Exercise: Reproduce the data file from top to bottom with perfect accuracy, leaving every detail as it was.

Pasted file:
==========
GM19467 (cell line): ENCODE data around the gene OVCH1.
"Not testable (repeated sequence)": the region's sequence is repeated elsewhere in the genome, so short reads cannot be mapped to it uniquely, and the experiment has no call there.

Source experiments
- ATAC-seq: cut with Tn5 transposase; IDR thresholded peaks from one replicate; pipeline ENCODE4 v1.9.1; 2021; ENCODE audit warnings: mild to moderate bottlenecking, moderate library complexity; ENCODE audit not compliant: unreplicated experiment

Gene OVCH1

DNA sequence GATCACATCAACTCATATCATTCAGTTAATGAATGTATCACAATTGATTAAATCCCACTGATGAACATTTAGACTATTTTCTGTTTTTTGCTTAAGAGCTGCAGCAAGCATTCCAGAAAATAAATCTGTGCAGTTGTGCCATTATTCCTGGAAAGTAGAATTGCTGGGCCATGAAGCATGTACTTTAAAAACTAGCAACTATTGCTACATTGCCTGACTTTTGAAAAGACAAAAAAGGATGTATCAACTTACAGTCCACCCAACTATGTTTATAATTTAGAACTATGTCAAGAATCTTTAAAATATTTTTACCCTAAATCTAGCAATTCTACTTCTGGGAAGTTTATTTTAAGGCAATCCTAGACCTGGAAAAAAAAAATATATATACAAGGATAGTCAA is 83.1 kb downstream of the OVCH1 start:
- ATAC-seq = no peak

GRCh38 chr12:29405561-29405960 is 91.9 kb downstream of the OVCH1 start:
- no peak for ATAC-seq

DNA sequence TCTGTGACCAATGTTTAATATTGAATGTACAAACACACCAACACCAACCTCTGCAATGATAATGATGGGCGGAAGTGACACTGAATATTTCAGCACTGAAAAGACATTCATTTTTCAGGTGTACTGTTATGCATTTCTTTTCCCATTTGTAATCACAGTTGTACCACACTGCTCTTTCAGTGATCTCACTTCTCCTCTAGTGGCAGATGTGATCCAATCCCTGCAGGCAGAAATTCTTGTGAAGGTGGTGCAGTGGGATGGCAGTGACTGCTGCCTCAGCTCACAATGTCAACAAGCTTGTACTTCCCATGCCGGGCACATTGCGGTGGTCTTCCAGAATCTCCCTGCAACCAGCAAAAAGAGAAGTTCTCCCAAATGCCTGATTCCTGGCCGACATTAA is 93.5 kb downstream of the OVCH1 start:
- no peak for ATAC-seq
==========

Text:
GM19467 (cell line): ENCODE data around the gene OVCH1.
"Not testable (repeated sequence)": the region's sequence is repeated elsewhere in the genome, so short reads cannot be mapped to it uniquely, and the experiment has no call there.

Source experiments
- ATAC-seq: cut with Tn5 transposase; IDR thresholded peaks from one replicate; pipeline ENCODE4 v1.9.1; 2021; ENCODE audit warnings: mild to moderate bottlenecking, moderate library complexity; ENCODE audit not compliant: unreplicated experiment

Gene OVCH1

DNA sequence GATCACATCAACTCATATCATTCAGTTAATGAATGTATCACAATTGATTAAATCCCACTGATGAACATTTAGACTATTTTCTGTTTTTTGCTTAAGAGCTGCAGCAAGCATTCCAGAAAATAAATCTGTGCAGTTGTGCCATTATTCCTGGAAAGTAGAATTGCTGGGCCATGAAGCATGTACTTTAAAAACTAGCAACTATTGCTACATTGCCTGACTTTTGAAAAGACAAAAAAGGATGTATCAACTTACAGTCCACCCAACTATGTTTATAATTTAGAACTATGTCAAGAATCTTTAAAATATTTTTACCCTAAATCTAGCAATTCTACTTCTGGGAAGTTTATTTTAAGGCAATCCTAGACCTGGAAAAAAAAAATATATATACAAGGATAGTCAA is 83.1 kb downstream of the OVCH1 start:
- ATAC-seq = no peak

GRCh38 chr12:29405561-29405960 is 91.9 kb downstream of the OVCH1 start:
- no peak for ATAC-seq

DNA sequence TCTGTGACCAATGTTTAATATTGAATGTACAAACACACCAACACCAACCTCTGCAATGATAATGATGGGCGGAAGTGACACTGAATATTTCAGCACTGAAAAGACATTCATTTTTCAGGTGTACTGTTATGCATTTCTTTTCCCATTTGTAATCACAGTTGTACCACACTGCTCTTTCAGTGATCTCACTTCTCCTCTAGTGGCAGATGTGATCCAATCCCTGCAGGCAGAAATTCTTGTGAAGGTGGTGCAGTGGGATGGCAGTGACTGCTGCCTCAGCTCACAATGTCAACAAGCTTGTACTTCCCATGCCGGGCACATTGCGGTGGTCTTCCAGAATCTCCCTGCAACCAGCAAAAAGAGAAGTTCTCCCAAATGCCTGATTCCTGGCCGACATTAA is 93.5 kb downstream of the OVCH1 start:
- no peak for ATAC-seq